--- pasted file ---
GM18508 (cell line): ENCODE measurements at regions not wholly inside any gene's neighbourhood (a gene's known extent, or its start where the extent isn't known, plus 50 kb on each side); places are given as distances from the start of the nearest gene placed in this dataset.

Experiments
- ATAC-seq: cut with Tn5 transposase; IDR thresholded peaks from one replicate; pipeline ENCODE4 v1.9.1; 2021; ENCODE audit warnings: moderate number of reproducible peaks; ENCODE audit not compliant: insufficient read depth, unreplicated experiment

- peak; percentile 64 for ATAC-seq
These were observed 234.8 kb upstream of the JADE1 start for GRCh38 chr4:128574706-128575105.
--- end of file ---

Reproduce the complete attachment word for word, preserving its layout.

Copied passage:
GM18508 (cell line): ENCODE measurements at regions not wholly inside any gene's neighbourhood (a gene's known extent, or its start where the extent isn't known, plus 50 kb on each side); places are given as distances from the start of the nearest gene placed in this dataset.

Experiments
- ATAC-seq: cut with Tn5 transposase; IDR thresholded peaks from one replicate; pipeline ENCODE4 v1.9.1; 2021; ENCODE audit warnings: moderate number of reproducible peaks; ENCODE audit not compliant: insufficient read depth, unreplicated experiment

- peak; percentile 64 for ATAC-seq
These were observed 234.8 kb upstream of the JADE1 start for GRCh38 chr4:128574706-128575105.